Eyes fixed on Jesus
Since Covid-19 struck us six months ago and drastically changed our way of life, we are left with many questions which until now remain unanswered. One such question is: what is God telling us with this pandemic? What is his message?
Today’s readings may help provide some answer. Our gospel today continues the story of the miraculous multiplication of the bread and fish. After the people had eaten, Jesus dismissed the crowd and instructed his disciples to take a boat to the other side of the lake. That night, he was on the mountain in prayer, while his disciples’ boat was merciless tossed about by a violent storm. Before dawn, Jesus came down walking on the lake and told the disciples, “Have courage, it is I. Do not be afraid.” Peter asked to come to Jesus and started to walk on the water. Soon fear overtook him, and he began to sink. Pulling Peter out of the water, Jesus then joined the disciples in the boat. There and then, the winds dropped and the waves subsided.
This story can well be the picture of our world today - a world brutally battered, not only by the pandemic and its terrible effects on life, health, job and economy. Our world today is badly beaten by many more dreadful disasters, such as: natural and man-made calamities (think of the horrific explosion in Beirut); poverty and hunger; inept and corrupt governments; authoritarianism and violations against human rights; climate emergency… and the list can go on.
Overpowered by the storm, the disciples felt totally helpless and abandoned. How they wished Jesus was with them and not on the mountain. In our own present storm, we too cannot help but share the same feeling, when God seems too distant, if not totally absent. But, is he?
At around three o’clock in the morning, Jesus finally came to the rescue. But instead of bringing consolation to the disciples, he added more to their fear as they mistook him for a ghost. But actually, they were right. The sight of Jesus walking above the waves recalls the story of creation when the Spirit of God hovered over the dark primal waters of chaos. (cf. Gen 1:2) Jesus is the Spirit (Ghost) who can ride any storm because he is God, who is infinitely more powerful than all the forces of nature.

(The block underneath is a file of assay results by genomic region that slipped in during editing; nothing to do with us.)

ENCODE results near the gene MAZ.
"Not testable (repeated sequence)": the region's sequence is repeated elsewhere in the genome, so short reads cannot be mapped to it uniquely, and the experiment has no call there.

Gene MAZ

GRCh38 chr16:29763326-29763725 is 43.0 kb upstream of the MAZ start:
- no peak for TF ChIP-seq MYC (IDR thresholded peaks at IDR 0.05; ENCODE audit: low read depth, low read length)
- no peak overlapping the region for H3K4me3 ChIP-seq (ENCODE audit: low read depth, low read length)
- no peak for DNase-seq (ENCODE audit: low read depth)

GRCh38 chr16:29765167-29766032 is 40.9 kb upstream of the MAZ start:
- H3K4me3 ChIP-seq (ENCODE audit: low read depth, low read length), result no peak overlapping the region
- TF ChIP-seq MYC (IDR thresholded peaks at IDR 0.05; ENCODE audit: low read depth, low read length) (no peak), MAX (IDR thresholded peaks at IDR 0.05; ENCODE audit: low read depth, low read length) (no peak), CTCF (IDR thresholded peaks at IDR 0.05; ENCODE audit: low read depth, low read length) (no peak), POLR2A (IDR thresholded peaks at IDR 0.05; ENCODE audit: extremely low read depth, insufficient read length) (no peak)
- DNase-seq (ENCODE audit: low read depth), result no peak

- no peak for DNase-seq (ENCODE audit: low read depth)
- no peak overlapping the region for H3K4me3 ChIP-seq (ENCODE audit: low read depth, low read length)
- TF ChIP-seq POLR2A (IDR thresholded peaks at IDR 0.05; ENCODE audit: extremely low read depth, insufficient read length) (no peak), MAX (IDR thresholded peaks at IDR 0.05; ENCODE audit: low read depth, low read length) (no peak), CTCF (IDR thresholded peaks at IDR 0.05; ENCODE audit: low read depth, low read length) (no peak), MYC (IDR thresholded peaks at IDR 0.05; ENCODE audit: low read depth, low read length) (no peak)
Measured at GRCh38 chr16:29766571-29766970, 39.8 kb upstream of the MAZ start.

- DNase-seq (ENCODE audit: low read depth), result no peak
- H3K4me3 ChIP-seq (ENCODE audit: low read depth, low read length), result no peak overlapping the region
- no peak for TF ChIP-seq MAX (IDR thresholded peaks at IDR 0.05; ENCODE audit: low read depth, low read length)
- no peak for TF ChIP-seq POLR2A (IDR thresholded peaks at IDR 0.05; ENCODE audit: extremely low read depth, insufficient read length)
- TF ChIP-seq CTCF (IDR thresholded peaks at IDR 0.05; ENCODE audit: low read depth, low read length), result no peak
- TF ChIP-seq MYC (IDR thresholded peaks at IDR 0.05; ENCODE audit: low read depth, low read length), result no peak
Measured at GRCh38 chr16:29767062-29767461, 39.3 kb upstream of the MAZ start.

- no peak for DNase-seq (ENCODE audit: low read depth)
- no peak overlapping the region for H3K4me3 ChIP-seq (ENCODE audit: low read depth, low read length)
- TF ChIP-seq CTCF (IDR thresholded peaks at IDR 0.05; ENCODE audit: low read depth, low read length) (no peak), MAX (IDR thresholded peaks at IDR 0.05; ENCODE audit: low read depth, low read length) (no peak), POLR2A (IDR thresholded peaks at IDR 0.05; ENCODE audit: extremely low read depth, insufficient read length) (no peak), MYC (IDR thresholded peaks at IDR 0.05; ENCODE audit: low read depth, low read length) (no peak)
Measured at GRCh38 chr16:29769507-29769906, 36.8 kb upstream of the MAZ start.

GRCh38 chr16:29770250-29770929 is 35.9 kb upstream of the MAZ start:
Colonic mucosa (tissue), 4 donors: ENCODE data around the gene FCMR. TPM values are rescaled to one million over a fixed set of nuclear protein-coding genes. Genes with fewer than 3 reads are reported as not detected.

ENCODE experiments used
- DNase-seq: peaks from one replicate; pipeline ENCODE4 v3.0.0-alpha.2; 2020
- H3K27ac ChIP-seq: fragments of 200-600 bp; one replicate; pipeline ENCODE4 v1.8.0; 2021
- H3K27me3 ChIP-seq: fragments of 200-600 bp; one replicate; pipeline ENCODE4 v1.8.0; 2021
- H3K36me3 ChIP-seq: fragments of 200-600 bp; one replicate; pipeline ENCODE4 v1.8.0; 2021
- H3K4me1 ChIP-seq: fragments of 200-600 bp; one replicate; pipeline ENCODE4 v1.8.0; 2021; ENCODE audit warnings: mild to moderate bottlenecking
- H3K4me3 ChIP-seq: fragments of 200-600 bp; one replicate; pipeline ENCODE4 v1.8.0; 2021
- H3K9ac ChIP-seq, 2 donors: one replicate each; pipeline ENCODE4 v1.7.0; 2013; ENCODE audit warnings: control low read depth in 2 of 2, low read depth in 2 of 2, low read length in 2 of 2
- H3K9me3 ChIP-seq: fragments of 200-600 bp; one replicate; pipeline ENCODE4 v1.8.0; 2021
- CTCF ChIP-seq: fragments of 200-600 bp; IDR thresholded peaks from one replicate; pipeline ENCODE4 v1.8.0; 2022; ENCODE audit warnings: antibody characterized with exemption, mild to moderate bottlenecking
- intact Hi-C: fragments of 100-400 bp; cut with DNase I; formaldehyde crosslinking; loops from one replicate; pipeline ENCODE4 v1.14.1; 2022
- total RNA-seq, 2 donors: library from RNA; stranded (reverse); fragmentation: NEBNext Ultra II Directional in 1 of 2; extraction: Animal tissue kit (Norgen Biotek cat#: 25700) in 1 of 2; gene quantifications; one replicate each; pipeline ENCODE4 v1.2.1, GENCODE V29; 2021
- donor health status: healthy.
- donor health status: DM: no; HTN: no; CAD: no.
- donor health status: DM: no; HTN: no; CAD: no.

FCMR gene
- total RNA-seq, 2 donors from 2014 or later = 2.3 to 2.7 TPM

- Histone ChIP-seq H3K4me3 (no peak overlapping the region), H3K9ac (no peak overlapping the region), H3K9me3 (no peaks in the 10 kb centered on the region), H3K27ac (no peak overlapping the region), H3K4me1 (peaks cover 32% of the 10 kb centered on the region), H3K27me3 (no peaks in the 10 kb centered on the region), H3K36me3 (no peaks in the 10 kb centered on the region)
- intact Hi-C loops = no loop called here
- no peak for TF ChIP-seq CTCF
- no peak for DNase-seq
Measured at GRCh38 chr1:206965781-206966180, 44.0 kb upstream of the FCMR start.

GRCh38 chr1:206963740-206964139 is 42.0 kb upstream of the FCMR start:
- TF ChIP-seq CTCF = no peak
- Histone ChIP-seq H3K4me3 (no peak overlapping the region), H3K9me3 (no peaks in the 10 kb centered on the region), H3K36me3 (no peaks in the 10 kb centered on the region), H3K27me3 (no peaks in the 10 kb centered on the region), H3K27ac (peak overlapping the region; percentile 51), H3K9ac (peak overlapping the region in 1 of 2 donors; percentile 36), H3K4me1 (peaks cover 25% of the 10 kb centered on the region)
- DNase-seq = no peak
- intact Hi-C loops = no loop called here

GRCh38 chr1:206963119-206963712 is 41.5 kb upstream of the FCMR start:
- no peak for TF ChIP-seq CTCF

This divine revelation is further confirmed by Jesus’ own words, “Ego eimi.” (It is I) He identified himself to his disciples by the same name God identified himself to Moses on Mt. Sinai (I am who am).
The gospel message is clear: Jesus is God with us (Emmanuel) who alone can save us (Jesus). He is greater than the pandemic or any force or power that be. He alone can give us the assurance that with him nothing can harm us.
All he asks is our faith. “O you of little faith, why did you doubt?” Peter could walk on the water as long as his gaze was fixed on Jesus. When he let go of Jesus and put his attention on the wind, he began to sink.
What is faith? Faith is not only believing in the power of God but surrendering oneself to his power. Remember the story about the tightrope artist who walked on a high wire fastened between two towers? The people on the ground cheered him for his brave act. The artist asked, “Do you believe I can repeat the act while pushing a wheelbarrow with my son on board?” They shouted yes, and he did it. Again, he asked, “Do you believe I can repeat the act with someone else in the wheelbarrow?” Once again, they shouted yes. He then asked, “Can anyone volunteer and be my passenger?” No answer.
To fix our gaze on Jesus is to put our total trust in him. When we put our trust on anyone or anything other than Jesus, (like money, power, influence…) we sink. United with Jesus, we share in his divine power and are enabled to walk over the waters of failure, sin, hatred, fear and even this pandemic.
And so, going back to our original question: what is God telling us with this pandemic? I think he wants us to put our life and our world in order, in the original order where he is God and there is no other. For too long, we have substituted him for lesser gods, and so we now find ourselves sinking into the chaos of our own making.
Our gospel story ends with the disciples doing homage to Jesus and proclaiming, “Truly you are the Son of God.”*
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